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Previous: 22.2 The EnvironmentChapter 22
Security
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22.3 SMTP Probes

Although SMTP probes can be legitimate uses of the network, they can also pose potential risks. They are sometimes used to see whether a bug remains unfixed. Sometimes they are used to try to gather user login names or to feed a program unexpected input in such a way that it breaks and gives away root privilege.

22.3.1 SMTP debug

An "unfixed bug" probe can use the SMTP debug and showq commands. The SMTP debug command allows the local sendmail to be placed into debugging mode (as with the -d command-line switch; see Section 37.1, "The Syntax of -d") from any other machine anywhere on the network. The SMTP showq command allows outsiders to view the contents of the mail queue.

If SMTPDEBUG (see Section 18.8.42, SMTPDEBUG) is defined when sendmail is compiled, the SMTP debug and showq commands are allowed to work; otherwise, they are disabled. SMTPDEBUG should be defined only when modifying the sendmail code and testing a new version. It should never be defined in an official release of sendmail. To see whether it has been defined at your site, run the following command:

% telnet localhost 25
Trying 123.45.6.7 ...
Connected to localhost.
Escape character is '^]'.
220 localhost sendmail 8.8.4 ready at Fri, 13 Dec 1996 06:36:12 -0800
debug
500 Command unrecognized
quit
221 localhost.us.edu closing connection
Connection closed by foreign host.
%

When connected, enter the command debug. If you get the answer 500 Command unrecognized, you know that SMTPDEBUG is not enabled. If, on the other hand, you get the answer 200 Debug set, SMTPDEBUG is defined on your system, and you should immediately take steps to correct the situation. Either contact your vendor and request a new version of sendmail, or get the sendmail source and compile it with SMTPDEBUG undefined.

When SMTPDEBUG is undefined and an outsider connects to the local machine and attempts to execute the debug or showq commands, sendmail will syslog(3) a message like the following:

Jul 22 07:09:00 here.domain sendmail[192]: "debug" command from there.domain 

      (123.45.67.89)

This message shows the name of the machine that attempts the probe, or (there.domain), and the IP address of that machine. Note that this message is logged only if the LogLevel (L) option (see Section 34.8.33, LogLevel (L)) is nonzero.

22.3.2 SMTP vrfy and expn

You may be dismayed to learn that the login names of ordinary users can be used to break into a system. It is not, for example, all that unusual for a user to select a password that is simply a copy of his or her login name, first name, last name, or some combination of initials. A risk of attack can arise from outsiders guessing login names. Any that they find can be used to try to break in, and the SMTP vrfy gives an attacker the means to discover login names.

The SMTP vrfy command causes sendmail to verify that it will accept an address for delivery. If a user's login name is given, the full name and login name are printed:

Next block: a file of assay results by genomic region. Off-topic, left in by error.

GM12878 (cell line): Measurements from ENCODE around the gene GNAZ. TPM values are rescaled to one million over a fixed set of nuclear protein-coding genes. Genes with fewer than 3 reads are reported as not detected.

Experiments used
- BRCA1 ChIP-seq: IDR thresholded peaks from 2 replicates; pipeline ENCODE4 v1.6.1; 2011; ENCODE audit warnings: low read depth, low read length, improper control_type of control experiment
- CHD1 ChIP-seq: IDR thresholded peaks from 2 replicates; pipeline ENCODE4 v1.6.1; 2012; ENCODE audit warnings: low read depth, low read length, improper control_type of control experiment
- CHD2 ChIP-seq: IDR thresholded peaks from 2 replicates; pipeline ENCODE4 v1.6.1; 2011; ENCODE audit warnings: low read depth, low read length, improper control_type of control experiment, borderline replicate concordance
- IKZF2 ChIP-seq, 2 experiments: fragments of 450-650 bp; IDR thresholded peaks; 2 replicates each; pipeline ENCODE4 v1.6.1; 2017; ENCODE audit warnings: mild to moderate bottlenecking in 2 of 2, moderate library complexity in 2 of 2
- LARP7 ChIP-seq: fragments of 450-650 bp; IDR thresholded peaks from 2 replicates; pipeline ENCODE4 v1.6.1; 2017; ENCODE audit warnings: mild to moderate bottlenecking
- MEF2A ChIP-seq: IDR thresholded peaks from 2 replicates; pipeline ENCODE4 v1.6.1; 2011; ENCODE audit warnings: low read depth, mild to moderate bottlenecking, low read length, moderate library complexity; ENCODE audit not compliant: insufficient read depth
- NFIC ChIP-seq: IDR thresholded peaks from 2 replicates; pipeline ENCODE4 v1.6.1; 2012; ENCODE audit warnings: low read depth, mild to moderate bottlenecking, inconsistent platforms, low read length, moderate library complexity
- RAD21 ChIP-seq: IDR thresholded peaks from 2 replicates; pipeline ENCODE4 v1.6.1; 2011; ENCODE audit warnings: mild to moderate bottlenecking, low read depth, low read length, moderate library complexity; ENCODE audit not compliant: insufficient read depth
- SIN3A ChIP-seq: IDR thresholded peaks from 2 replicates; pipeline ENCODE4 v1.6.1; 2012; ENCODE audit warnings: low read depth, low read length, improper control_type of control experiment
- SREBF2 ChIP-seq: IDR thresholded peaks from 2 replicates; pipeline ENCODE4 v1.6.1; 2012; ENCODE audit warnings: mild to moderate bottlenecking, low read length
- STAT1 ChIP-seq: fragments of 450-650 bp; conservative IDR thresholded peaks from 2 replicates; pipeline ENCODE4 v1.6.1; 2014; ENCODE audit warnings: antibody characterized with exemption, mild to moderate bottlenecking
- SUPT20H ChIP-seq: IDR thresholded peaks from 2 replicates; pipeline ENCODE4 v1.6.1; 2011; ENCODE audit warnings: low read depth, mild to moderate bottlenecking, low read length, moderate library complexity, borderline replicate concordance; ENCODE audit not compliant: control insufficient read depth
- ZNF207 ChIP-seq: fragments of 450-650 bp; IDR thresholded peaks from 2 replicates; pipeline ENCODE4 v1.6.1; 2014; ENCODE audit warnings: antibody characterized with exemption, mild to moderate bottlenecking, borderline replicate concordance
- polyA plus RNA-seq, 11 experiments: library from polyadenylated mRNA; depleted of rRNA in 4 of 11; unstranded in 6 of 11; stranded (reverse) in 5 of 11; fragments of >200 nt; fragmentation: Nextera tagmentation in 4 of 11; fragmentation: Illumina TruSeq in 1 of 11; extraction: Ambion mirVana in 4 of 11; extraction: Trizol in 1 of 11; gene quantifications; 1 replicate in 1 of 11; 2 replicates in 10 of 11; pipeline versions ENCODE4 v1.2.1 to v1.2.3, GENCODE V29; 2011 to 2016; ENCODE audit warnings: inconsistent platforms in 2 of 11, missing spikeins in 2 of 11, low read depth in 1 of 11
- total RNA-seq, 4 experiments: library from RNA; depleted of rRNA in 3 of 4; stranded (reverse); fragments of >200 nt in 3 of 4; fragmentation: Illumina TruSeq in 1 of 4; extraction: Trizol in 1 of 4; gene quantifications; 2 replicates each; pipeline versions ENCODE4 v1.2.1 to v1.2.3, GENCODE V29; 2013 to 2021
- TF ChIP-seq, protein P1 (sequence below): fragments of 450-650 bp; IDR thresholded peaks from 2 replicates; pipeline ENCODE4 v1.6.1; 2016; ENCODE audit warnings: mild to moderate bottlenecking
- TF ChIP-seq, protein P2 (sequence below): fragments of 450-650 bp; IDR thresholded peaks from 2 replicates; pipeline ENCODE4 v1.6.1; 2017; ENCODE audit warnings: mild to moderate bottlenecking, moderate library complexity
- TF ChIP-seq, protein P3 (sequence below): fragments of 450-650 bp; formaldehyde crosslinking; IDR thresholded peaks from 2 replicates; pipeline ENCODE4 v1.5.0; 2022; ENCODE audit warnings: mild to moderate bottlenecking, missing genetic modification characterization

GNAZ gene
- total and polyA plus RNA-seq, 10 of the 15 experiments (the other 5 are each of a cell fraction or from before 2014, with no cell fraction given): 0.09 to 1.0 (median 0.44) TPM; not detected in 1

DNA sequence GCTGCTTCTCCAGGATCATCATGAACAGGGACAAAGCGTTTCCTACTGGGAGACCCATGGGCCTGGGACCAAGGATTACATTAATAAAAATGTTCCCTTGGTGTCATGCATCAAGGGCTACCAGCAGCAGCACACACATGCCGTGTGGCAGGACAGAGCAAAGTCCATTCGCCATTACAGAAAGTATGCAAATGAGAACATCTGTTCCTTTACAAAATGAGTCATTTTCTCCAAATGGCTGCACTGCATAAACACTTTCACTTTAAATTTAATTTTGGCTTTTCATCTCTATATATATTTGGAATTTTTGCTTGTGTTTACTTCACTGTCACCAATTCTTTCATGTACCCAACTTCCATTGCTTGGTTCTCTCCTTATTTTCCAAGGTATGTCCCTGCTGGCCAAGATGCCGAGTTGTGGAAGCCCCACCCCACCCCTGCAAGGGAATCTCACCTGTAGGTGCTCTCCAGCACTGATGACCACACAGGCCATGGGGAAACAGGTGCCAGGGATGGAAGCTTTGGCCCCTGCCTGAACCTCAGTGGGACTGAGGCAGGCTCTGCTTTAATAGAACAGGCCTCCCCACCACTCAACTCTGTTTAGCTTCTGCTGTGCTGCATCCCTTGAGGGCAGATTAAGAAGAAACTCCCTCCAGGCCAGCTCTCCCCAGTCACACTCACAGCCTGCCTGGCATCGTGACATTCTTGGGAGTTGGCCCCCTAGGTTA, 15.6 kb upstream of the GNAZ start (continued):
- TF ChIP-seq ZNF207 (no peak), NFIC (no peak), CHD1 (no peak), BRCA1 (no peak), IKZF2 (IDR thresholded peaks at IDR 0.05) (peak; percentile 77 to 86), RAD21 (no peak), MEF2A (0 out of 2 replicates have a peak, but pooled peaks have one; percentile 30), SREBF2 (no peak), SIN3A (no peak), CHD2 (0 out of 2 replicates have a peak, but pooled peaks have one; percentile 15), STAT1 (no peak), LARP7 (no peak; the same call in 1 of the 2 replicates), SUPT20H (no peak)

vrfy george
250 George Washington <george@wash.dc.gov>

Here, the 250 SMTP reply code (see RFC821) means a successful verification. [7] If the user is unknown, however, sendmail says so:

[7] See the F=q flag (Section 30.8.36, F=q) for a way and reason to change this SMTP reply code to 252.

vrfy foo
550 foo... User unknown

The SMTP expn command is similar to the vrfy command, except that in the case of a mailing list, it will show all the members of that list. The SMTP expn command causes sendmail to expand (show all the recipients) of an address. To illustrate the risk, consider that many sites have aliases that include all or a large segment of users. Such aliases often have easily guessed names, such as all, everyone, or staff. A probe of all, for example, might produce something like the following:

expn all
250-George Washington <george@wash.dc.gov>
250-Thomas Jefferson <tj@wash.dc.gov>
250-Ben Franklin <ben@here.us.edu>
250-Betsy Ross <msflag@ora.com>
250 John Q. Public <jqp@aol.com>

With well-designed passwords these full and login names can safely be given to the world at large. But if one user (say jqp) has a poorly designed password (such as jqpublic), your site's security can easily be compromised. [8] Note that not all uses of vrfy or expn represent probes. Some MUAs, [9] for example, routinely vrfy each recipient before sending a message.

[8] The fingerd(8) utility can also reveal login IDs.

[9] The GNU fingerd(8) daemon also uses vrfy to provide mailbox information.

SMTP vrfy and expn commands are individually logged in a form like one of the following:

Sep 22 11:40:43 yourhost sendmail[pid]: other.host: vrfy all
Sep 22 11:40:43 yourhost sendmail[pid]: [222.33.44.55]: vrfy all
Sep 22 11:40:43 yourhost sendmail[pid]: other.host: expn all
Sep 22 11:40:43 yourhost sendmail[pid]: [222.33.44.55]: expn all

This shows that someone from the outside (other.host in the first and third examples) attempted to probe for usernames in the mailing list named all. In the second and last examples the probing hostname could not be found, so the IP address is printed instead (in the square brackets). Note that this form of logging is enabled only if the LogLevel (L) option (see Section 34.8.33) is greater than 5.

Pre-V8 versions of sendmail do not report SMTP vrfy or expn attempts at all. Some versions of sendmail (such as the HP_UX version) appear to verify but really only echo the address stated.

V8 sendmail allows vrfy and expn services to be selectively accepted or rejected on the basis of the setting of the PrivacyOptions (p) option (see Section 34.8.47, PrivacyOptions (p)). For best security we recommend this setting:

O PrivacyOptions=goaway


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